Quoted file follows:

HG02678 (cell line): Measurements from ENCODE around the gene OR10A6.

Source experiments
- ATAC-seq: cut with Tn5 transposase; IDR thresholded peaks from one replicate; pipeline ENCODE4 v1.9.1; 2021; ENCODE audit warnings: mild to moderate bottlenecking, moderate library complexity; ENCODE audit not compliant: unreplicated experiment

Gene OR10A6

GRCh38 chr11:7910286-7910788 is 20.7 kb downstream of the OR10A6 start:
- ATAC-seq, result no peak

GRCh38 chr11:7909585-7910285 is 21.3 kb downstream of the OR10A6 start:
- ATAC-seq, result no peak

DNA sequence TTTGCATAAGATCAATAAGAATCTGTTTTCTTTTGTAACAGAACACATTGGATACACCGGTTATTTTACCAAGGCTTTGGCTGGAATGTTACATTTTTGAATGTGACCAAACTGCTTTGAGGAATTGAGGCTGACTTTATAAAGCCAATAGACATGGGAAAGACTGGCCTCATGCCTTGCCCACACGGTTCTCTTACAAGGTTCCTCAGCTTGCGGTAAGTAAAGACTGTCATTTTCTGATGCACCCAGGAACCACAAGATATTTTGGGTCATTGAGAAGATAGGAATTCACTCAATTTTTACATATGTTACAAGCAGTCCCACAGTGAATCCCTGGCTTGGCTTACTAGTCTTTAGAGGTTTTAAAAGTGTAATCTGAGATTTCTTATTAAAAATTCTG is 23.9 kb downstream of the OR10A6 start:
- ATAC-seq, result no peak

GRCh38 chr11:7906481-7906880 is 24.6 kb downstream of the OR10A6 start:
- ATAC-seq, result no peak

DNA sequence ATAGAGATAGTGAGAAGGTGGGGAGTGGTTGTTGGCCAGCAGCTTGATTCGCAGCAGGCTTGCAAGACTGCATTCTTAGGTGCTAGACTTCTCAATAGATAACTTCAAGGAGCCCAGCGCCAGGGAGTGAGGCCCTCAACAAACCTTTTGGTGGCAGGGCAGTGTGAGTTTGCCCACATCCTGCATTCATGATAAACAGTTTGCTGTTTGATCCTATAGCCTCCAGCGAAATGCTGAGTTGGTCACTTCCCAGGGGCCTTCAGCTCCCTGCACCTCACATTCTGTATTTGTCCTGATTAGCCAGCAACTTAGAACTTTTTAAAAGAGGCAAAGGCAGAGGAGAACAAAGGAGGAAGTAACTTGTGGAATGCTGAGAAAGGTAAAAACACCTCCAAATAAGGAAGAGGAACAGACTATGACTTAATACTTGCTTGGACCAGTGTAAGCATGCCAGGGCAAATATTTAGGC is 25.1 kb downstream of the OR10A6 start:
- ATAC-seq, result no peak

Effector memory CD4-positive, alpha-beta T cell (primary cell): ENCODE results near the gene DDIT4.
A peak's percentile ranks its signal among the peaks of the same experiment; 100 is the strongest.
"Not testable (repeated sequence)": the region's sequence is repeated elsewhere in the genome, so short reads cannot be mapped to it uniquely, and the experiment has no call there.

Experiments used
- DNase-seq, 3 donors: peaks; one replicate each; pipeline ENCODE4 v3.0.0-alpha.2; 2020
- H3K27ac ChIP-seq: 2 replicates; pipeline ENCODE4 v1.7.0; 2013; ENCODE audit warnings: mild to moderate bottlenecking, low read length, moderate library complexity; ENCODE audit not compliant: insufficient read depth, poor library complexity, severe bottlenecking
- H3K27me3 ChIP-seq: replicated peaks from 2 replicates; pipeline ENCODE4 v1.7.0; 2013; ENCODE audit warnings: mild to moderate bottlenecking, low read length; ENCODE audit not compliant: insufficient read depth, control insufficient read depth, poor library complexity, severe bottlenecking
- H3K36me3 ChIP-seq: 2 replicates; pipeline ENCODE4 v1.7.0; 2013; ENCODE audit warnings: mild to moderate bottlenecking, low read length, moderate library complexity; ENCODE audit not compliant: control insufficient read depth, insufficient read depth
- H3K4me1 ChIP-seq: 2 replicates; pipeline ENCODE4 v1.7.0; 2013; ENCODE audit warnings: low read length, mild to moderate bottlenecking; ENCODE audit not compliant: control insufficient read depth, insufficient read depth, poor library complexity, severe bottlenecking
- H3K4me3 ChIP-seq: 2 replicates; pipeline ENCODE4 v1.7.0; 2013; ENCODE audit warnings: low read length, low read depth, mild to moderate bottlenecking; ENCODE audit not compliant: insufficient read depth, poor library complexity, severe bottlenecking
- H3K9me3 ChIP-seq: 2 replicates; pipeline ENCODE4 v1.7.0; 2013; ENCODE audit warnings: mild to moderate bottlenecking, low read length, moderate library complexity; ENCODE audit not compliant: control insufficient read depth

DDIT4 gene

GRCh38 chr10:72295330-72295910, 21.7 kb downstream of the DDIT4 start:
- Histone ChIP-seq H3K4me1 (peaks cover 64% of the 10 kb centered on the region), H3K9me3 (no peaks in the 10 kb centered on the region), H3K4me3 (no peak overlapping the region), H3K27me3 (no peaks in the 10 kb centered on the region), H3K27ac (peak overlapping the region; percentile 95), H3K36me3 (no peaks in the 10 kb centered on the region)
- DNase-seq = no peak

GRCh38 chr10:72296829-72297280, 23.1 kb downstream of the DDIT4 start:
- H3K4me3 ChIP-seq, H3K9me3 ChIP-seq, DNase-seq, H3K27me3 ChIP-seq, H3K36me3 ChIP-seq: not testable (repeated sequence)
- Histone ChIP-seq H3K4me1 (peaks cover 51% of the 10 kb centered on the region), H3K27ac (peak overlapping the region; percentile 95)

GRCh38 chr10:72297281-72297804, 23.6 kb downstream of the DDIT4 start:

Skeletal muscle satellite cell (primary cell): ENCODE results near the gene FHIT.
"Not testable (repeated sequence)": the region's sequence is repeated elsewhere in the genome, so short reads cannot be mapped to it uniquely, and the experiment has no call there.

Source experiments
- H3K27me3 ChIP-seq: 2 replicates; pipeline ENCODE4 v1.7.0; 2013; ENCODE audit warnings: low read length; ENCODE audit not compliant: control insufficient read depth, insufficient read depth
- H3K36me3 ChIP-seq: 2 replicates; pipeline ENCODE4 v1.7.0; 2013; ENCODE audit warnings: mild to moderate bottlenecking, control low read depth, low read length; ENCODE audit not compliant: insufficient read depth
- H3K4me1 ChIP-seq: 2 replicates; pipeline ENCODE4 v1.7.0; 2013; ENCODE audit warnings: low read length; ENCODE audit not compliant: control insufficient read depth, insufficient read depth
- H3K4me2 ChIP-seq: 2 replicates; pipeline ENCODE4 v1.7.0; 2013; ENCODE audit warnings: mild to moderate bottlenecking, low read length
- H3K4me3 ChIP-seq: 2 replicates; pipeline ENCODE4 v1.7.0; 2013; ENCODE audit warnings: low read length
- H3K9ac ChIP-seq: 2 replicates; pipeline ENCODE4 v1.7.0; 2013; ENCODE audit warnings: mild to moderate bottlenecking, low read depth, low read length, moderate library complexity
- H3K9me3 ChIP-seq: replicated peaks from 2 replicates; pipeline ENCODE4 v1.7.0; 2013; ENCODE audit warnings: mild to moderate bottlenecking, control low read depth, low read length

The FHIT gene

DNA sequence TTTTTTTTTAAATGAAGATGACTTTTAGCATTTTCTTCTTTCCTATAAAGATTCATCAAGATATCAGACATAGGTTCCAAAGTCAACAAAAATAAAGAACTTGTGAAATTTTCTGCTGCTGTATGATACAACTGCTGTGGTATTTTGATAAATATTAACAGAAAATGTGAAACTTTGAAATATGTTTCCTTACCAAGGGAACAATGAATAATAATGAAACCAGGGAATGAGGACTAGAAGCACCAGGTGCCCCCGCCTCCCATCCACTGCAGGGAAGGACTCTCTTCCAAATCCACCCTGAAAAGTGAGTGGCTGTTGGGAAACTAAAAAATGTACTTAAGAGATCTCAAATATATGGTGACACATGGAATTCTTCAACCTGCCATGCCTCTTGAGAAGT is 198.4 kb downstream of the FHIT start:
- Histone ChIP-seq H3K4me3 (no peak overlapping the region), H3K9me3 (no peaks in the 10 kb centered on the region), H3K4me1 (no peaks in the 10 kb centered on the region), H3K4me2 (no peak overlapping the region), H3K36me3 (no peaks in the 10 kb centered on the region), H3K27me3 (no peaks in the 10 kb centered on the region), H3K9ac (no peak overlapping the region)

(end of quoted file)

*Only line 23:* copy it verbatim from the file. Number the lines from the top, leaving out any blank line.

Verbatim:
- H3K4me1 ChIP-seq: 2 replicates; pipeline ENCODE4 v1.7.0; 2013; ENCODE audit warnings: low read length, mild to moderate bottlenecking; ENCODE audit not compliant: control insufficient read depth, insufficient read depth, poor library complexity, severe bottlenecking